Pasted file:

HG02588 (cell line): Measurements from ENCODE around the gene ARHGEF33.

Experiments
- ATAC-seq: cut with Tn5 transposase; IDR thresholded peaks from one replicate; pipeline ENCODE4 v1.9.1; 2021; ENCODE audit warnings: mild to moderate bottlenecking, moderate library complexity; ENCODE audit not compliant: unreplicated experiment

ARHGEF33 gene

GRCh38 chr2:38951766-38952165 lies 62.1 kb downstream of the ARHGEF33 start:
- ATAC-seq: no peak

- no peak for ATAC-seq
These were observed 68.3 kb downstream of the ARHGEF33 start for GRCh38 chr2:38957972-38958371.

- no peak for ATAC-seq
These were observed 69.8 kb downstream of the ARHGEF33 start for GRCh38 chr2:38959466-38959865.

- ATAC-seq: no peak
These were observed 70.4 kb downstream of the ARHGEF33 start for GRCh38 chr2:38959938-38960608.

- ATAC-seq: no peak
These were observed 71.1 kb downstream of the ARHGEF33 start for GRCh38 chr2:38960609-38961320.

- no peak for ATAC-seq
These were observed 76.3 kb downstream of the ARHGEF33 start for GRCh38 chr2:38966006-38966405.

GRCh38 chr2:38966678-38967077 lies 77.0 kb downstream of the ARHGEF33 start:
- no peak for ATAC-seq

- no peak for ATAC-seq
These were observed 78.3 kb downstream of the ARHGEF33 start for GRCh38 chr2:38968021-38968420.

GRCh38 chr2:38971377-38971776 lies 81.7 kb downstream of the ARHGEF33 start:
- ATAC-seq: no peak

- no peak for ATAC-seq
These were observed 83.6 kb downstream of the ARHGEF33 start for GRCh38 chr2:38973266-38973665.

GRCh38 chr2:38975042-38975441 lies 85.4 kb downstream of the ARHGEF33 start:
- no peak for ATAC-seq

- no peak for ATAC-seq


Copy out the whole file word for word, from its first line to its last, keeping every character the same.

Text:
HG02588 (cell line): Measurements from ENCODE around the gene ARHGEF33.

Experiments
- ATAC-seq: cut with Tn5 transposase; IDR thresholded peaks from one replicate; pipeline ENCODE4 v1.9.1; 2021; ENCODE audit warnings: mild to moderate bottlenecking, moderate library complexity; ENCODE audit not compliant: unreplicated experiment

ARHGEF33 gene

GRCh38 chr2:38951766-38952165 lies 62.1 kb downstream of the ARHGEF33 start:
- ATAC-seq: no peak

- no peak for ATAC-seq
These were observed 68.3 kb downstream of the ARHGEF33 start for GRCh38 chr2:38957972-38958371.

- no peak for ATAC-seq
These were observed 69.8 kb downstream of the ARHGEF33 start for GRCh38 chr2:38959466-38959865.

- ATAC-seq: no peak
These were observed 70.4 kb downstream of the ARHGEF33 start for GRCh38 chr2:38959938-38960608.

- ATAC-seq: no peak
These were observed 71.1 kb downstream of the ARHGEF33 start for GRCh38 chr2:38960609-38961320.

- no peak for ATAC-seq
These were observed 76.3 kb downstream of the ARHGEF33 start for GRCh38 chr2:38966006-38966405.

GRCh38 chr2:38966678-38967077 lies 77.0 kb downstream of the ARHGEF33 start:
- no peak for ATAC-seq

- no peak for ATAC-seq
These were observed 78.3 kb downstream of the ARHGEF33 start for GRCh38 chr2:38968021-38968420.

GRCh38 chr2:38971377-38971776 lies 81.7 kb downstream of the ARHGEF33 start:
- ATAC-seq: no peak

- no peak for ATAC-seq
These were observed 83.6 kb downstream of the ARHGEF33 start for GRCh38 chr2:38973266-38973665.

GRCh38 chr2:38975042-38975441 lies 85.4 kb downstream of the ARHGEF33 start:
- no peak for ATAC-seq

- no peak for ATAC-seq